2020 Vimy Pilgrimage Award recipient Anuj Krishnan from Edmonton, AB, wrote the following tribute after researching the life of George Mason Lavell who died serving in the First World War.
When speaking of war, we often trivialize and generalize the experiences of those who served, clumping thousands if not millions of stories, circumstances, and dreams into one narrative. The danger in this is that we gloss over the individual. After all, wars are not just fought by nations, but more so through individuals, which means that we have a duty to honour their sacrifice, their story, and the circumstances that brought them to war. Crucial to this is to look beyond the service number to the actual name, for that will tell a story.
George Mason Lavell even in the short time that he was alive had dreams, and goals. He had chosen to attend the University of Alberta, chosen to pursue a law degree, went to university mere minutes from his household- staying close to his family- yet throughout it all he was influenced by the military.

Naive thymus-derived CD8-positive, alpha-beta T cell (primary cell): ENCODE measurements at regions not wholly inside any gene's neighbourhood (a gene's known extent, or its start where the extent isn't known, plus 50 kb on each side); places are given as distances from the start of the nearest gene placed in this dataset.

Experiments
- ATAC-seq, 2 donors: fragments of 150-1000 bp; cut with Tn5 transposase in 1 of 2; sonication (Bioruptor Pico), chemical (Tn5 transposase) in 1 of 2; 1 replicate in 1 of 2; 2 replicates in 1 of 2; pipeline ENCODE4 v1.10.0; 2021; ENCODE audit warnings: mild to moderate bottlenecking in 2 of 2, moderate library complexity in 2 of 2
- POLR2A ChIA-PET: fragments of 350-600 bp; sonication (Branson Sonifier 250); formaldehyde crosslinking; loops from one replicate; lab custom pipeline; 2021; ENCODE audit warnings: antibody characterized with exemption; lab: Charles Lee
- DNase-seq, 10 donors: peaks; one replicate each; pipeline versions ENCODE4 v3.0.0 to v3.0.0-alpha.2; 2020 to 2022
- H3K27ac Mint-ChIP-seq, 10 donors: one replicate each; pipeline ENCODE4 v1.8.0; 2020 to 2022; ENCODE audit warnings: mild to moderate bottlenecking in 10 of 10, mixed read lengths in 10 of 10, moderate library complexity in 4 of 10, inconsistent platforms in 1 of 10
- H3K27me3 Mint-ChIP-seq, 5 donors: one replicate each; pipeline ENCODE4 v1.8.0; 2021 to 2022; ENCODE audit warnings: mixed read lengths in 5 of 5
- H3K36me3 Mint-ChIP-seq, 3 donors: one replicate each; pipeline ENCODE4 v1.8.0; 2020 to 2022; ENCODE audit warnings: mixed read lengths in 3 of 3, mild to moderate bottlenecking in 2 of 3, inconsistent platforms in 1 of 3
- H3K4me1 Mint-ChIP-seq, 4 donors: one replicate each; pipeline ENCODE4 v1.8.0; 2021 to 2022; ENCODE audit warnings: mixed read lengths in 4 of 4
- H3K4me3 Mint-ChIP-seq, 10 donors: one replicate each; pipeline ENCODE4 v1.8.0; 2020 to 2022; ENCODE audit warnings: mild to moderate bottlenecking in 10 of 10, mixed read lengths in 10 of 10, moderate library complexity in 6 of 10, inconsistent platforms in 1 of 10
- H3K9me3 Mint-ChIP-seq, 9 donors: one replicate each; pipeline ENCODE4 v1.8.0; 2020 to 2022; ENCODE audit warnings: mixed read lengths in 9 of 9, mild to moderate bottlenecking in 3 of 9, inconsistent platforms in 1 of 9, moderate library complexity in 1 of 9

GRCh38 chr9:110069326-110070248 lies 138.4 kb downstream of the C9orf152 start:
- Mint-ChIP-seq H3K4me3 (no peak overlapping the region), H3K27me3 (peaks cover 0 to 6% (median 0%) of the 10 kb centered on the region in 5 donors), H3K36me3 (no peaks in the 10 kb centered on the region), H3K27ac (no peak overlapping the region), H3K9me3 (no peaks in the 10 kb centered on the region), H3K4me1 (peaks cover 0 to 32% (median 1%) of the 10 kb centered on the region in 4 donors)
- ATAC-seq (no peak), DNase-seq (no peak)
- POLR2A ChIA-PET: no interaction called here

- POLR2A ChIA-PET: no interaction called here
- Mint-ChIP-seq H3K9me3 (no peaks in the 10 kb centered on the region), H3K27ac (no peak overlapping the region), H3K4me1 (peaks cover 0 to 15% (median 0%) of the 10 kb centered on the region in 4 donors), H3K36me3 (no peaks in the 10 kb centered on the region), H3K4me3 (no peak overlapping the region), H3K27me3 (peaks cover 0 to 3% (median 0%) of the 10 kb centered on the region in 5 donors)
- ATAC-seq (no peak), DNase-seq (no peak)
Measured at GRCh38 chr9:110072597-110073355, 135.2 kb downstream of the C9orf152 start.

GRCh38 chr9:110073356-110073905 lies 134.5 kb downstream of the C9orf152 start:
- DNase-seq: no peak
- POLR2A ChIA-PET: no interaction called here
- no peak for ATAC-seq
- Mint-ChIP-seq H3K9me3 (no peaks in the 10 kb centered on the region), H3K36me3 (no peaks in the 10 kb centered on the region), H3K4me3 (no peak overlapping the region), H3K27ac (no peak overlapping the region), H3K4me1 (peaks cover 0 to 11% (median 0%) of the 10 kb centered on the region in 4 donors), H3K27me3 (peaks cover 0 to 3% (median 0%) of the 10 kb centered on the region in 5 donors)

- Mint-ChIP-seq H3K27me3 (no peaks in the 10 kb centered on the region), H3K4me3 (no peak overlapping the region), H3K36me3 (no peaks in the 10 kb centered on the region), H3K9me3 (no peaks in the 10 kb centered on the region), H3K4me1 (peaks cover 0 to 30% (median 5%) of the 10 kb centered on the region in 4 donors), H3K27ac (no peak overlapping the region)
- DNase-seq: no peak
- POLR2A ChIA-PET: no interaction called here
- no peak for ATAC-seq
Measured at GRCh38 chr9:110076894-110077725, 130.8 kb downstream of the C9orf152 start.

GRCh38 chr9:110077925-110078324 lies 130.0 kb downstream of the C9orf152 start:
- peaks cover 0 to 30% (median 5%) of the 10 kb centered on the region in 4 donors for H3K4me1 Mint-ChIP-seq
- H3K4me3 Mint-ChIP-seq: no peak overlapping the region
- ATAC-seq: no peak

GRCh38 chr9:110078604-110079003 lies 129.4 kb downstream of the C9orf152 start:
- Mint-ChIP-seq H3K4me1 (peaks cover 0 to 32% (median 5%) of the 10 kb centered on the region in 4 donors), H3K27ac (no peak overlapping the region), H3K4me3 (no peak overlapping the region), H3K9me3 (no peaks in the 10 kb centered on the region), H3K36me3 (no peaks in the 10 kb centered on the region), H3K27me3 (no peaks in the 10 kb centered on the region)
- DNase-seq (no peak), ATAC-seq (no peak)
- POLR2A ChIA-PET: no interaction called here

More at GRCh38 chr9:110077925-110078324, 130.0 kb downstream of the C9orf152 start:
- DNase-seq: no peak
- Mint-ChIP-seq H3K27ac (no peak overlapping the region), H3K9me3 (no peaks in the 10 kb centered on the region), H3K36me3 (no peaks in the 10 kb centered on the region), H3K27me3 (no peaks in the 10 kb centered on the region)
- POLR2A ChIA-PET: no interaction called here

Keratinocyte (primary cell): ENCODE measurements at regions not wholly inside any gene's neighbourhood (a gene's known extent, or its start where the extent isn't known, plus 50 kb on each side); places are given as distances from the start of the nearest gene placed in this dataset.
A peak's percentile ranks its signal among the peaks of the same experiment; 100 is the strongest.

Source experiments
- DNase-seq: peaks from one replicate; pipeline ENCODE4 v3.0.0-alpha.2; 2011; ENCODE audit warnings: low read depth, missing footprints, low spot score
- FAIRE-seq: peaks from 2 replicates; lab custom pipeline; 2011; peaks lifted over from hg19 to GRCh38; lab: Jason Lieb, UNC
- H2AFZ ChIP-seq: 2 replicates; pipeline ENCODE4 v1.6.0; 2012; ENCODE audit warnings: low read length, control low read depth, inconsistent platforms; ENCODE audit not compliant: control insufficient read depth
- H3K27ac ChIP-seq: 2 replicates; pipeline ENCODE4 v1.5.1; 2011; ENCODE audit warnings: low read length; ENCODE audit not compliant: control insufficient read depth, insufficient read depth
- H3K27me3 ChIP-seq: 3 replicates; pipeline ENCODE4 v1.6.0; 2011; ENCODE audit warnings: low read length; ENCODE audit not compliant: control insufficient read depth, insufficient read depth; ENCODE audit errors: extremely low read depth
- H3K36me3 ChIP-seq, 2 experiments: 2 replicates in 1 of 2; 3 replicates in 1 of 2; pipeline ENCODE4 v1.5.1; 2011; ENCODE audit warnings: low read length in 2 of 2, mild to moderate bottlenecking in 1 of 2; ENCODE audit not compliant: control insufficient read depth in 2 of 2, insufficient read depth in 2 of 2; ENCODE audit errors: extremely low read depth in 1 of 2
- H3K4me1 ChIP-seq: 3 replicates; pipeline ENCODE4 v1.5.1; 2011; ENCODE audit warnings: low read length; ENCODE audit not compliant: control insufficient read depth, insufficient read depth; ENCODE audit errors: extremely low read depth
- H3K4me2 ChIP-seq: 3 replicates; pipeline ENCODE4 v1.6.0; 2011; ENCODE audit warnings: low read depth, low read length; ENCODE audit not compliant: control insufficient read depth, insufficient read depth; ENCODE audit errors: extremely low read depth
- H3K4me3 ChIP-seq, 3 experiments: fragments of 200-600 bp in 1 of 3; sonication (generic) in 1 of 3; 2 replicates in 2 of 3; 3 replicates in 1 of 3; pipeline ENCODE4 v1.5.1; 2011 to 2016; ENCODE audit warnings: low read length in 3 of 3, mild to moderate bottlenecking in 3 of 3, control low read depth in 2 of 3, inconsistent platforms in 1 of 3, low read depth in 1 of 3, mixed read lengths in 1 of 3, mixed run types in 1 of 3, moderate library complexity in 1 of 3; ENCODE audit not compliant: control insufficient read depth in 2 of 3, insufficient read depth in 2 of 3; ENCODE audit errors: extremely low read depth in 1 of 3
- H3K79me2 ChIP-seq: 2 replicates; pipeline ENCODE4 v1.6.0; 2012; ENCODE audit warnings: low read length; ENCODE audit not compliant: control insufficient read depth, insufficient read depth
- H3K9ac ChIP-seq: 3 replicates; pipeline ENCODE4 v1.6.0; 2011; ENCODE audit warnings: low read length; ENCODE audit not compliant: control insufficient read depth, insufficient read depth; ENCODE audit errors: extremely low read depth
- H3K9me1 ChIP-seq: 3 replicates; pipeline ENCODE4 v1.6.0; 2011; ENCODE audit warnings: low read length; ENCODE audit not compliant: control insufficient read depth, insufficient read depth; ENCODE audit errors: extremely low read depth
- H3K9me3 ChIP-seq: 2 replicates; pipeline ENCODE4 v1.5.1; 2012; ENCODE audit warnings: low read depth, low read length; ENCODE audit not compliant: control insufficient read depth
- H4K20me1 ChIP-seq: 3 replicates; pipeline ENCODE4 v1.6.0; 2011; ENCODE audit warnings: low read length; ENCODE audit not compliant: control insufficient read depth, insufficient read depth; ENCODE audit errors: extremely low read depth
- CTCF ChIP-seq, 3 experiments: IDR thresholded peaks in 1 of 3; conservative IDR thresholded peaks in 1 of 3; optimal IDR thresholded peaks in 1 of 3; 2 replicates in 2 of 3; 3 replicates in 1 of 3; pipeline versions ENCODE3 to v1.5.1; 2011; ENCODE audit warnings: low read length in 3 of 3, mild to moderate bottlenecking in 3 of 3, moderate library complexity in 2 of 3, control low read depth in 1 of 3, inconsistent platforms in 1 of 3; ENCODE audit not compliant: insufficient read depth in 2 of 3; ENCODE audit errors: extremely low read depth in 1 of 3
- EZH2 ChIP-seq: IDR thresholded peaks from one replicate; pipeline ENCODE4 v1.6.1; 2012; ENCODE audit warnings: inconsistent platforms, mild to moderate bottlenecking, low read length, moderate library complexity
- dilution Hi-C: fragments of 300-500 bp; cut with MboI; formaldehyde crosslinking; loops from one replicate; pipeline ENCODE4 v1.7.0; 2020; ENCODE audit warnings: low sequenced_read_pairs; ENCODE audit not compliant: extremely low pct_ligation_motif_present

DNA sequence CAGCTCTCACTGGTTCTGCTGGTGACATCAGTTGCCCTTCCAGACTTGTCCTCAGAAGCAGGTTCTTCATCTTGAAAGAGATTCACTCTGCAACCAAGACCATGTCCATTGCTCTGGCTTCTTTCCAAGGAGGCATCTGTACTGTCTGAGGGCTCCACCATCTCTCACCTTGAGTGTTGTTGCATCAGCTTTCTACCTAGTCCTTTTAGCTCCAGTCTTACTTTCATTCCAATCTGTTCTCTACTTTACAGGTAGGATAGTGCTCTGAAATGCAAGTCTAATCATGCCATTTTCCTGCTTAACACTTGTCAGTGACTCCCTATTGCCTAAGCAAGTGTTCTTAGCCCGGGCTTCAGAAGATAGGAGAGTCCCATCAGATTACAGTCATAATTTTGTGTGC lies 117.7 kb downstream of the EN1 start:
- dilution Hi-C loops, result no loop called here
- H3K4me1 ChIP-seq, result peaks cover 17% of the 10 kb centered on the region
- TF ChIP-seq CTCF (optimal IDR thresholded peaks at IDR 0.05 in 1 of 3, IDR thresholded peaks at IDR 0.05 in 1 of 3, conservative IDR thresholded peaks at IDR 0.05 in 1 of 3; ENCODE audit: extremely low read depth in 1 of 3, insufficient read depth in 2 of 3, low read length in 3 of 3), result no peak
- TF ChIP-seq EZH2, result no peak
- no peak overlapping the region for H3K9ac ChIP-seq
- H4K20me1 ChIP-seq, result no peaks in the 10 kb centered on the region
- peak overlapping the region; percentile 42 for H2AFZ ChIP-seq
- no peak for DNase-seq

While attending the U of A he enlisted with the 4th Universities Company and joined the war effort mere months before earning his law degree.
In researching and learning about George Mason Lavell, I realized that above all else it was his background that led him to enlist. His father was British through and through but held roots in the Brittany region of France for which they gained the last name “Lavell”. On his mother’s side, she was part Irish, part Scottish. All in all, this reveals the strong ties, and patriotism Lavell must have felt for his motherland: Britain.
His family had been situated in Eastern Ontario for all but four years of his life, and he must have grown a strong connection to his Anglophone roots so when the time came, Lavell was willing to drop all that he was about to achieve in Edmonton and defend his motherland. In this Lavell is similar to other Anglophones who decided to serve. They felt compelled to defend Britain because their families had only immigrated to Canada recently hence they felt more tied to Britain and more willing to lay down their life for their country.
After his death, Lavell still carries a legacy, a legacy of hard work, patriotism, determination. A legacy that is still celebrated today with his posthumous admission into the Alberta Bar in 2018. A legacy that will not be forgotten, a name carved into the Canadian National Vimy Memorial. And that is the story, the life of George Mason Lavell, Service Number 475388.